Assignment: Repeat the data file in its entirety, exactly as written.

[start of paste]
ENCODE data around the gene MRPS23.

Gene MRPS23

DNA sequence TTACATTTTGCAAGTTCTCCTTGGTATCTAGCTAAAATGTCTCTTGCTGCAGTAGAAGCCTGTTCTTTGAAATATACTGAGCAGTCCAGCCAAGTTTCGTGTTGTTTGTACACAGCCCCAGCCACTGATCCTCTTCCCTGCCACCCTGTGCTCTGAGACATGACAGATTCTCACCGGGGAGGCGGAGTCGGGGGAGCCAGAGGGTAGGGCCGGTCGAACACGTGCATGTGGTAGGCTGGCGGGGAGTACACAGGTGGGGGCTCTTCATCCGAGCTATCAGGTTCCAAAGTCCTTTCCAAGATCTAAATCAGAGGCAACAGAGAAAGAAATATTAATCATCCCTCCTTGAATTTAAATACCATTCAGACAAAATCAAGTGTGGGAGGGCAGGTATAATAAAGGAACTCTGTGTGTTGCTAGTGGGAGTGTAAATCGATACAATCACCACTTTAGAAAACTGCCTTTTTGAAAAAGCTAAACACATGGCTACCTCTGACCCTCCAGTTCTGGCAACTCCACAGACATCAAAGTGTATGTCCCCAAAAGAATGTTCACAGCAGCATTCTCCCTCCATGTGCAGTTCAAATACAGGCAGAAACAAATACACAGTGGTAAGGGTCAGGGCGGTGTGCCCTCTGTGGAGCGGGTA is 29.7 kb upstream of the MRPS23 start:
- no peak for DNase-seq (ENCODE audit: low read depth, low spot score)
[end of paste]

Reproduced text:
ENCODE data around the gene MRPS23.

Gene MRPS23

DNA sequence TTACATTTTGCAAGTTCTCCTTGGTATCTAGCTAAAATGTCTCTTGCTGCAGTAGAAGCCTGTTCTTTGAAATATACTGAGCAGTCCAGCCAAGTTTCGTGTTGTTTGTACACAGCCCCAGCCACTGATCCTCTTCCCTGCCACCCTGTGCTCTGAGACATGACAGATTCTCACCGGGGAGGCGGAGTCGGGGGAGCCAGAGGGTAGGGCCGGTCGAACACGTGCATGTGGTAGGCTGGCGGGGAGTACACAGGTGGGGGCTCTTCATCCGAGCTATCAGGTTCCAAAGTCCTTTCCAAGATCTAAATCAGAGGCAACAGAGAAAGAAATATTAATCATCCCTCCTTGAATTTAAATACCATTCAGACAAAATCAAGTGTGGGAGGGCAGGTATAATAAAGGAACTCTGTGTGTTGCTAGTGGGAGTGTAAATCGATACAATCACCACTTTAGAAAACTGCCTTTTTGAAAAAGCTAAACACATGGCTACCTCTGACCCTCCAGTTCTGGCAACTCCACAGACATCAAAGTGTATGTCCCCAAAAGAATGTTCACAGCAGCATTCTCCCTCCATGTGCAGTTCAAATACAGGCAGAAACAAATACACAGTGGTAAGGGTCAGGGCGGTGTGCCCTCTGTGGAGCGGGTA is 29.7 kb upstream of the MRPS23 start:
- no peak for DNase-seq (ENCODE audit: low read depth, low spot score)